The employees of Garten Motors, Hinton, West Virginia, mid-1950s.
Carlos Garten, a Hinton, West Virginia Ford dealer, handing over the keys of a drivers' education car to the local school superintendent, 1946.
Today (May 14, 2009), nearly 800 Chrysler dealers received letters ordering them to shut their doors. Coupled with the shuttering of Ford and GM dealers due to the credit-induced recession, the ending of brands like Pontiac, and the lack of consumer confidence due to the fears of bankruptcy, the loss of so many dealerships will result in increased levels of unemployment and a decline in the economy equal to the job-losses that are the consequence of closing the factories.
In larger cities, consumers will have a harder time cutting good deals in which they play one dealer against another. And the effect on small towns is most alarming. It was those dealers who sponsored little league teams, furnished driver eductation vehicles and were key to the economic vibrancy of the community.
An example from the Mid-South serves to illustrate both the entrepreneurial spirit and integration into the social life of the community that characterized the late 1940s and early 1950s automobile boom. In 1946, Carlos Bryant Garten, already a successful local businessman in Summers and Raleigh Counties, West Virginia, obtained one of the first postwar Ford Motor Company dealer franchises. Clearly, for Ford Motor Company the period immediately following the war was a make or break time. Henry Ford II himself spent portions of 1945 and 1946 traveling extensively to visit dealerships around the country. Ford wanted to meet established and new dealers personally, wander showrooms and listen to concerns.
Meeting Mr. Ford in one of those forays outside of Dearborn was Carlos Garten, who in late 1945 built a small dealership to Ford Motor Company specifications and later in 1946 took delivery of some of the first new Fords to be shipped to dealers since the end of wartime production. Given demand, those first two Ford coupes pushed off a C & O railcar at Hinton, West Virginia, were driven to Garten Motors Ford a few miles away and already had a dozen potential buyers standing in line. Over the next decade, Mr. Garten would sell hundreds of new Ford and Mercury cars in addition to taking extensive orders for profitable mine and timber trucks. By the mid-1950s, Garten had become among the wealthiest businessmen in the community.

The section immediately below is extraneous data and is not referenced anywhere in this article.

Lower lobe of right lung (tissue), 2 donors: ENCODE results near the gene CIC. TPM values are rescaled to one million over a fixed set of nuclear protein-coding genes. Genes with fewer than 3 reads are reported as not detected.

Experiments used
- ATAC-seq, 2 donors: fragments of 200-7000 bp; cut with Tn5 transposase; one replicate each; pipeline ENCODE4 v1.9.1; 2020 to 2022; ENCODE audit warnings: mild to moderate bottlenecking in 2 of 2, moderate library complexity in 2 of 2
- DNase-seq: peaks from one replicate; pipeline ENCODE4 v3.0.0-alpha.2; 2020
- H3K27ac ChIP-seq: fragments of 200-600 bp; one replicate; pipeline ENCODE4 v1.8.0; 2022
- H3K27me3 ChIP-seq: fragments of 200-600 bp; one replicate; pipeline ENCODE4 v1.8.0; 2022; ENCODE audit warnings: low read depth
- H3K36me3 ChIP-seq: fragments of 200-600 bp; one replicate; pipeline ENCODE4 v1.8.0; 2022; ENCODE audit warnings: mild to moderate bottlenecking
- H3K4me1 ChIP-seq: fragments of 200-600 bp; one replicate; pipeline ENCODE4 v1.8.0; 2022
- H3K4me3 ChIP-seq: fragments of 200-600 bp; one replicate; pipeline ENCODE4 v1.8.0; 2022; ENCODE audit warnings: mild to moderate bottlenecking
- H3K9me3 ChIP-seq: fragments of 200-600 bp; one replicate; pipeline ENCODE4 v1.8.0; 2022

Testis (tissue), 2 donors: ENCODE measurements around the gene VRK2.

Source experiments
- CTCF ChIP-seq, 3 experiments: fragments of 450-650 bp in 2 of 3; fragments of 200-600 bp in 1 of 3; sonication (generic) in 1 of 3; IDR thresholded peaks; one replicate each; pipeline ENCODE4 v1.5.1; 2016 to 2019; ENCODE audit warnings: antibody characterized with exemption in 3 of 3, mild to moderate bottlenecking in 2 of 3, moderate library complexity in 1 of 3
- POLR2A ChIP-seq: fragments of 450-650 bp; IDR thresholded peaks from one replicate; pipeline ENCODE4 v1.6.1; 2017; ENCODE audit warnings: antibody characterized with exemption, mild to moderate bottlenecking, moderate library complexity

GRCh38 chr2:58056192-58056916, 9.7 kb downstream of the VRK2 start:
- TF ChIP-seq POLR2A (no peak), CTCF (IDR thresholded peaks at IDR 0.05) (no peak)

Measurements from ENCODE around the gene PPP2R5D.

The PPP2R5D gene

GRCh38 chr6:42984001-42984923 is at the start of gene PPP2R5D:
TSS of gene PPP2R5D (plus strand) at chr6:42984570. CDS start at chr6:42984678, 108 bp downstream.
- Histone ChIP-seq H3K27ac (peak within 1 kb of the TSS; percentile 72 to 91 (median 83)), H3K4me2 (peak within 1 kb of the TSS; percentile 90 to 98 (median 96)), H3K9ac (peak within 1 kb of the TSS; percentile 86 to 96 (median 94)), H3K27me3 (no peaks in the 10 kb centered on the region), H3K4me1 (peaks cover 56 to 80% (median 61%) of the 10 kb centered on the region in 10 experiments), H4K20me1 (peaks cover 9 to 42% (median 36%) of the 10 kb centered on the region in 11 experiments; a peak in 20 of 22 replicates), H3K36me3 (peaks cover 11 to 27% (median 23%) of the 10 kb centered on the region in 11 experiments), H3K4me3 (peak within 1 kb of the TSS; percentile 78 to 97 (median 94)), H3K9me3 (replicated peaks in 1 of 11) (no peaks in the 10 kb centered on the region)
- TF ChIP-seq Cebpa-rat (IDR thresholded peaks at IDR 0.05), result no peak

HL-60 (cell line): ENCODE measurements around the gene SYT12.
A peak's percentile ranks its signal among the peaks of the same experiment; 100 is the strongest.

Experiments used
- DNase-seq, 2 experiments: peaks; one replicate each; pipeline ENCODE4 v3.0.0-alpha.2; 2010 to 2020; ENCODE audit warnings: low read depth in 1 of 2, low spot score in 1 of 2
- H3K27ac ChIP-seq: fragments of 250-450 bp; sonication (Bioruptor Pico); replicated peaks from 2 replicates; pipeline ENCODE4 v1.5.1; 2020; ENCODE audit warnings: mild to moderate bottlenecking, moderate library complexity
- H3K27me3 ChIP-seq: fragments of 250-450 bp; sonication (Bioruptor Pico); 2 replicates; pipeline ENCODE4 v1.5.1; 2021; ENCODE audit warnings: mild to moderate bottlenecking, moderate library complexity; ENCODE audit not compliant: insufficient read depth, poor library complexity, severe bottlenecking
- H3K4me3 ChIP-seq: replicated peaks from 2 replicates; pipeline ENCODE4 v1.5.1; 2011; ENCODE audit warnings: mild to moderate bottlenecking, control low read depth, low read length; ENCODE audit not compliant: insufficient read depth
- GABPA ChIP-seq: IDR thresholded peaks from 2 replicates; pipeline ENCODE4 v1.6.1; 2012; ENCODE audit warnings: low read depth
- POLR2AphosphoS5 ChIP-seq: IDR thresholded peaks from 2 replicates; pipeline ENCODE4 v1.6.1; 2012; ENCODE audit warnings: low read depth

While Chevrolet, Dodge, and Pontiac dealerships were established later, in the early 1950s in Summers County, Garten’s dealership became a trusted mainstay within an Appalachian community of 5,460. Garten Motors Ford, not unlike many new small town dealerships in the postwar period, was a family affair. Garten’s son Magee was vice-president, son-in-law Damon was senior salesperson, son Johnny drove the company’s wrecker and managed the parts department, and the women in the family were often called upon for secretarial services and advice in ordering paint colors and upholstery trim options on the assumption that females heavily influenced their husband’s car selection!
Like many of the post-war new small town “mom-and-pop” dealers, Garten Motors Ford became a fixture in the community, a place where men and their sons would sometimes go simply to hang out and talk cars with like-minded folks. As in many communities, early September of each year brought the new model year launch and Carlos Garten was never one to let that opportunity go by. Each year in the early ‘50s he would sponsor a parade through town with grandsons on horses and banners waving to advertise the new vehicles. From dealership sponsorship of little league softball teams to playing Santa Claus in the annual Christmas parades to chairing fund-raising projects to better the area, Garten quickly became influential within the social and political life of his community. As a strong supporter of education, Mr. Garten built trust within the community through such generous acts as contributing to the Board of Education its first drivers’ education car, serving as president of the Board of Education, and leading numerous civic organizations. Such community leadership was not unlike hundreds of other 1950s car dealers who, at the time, simply viewed the cultivation of strong community relations as part of good business.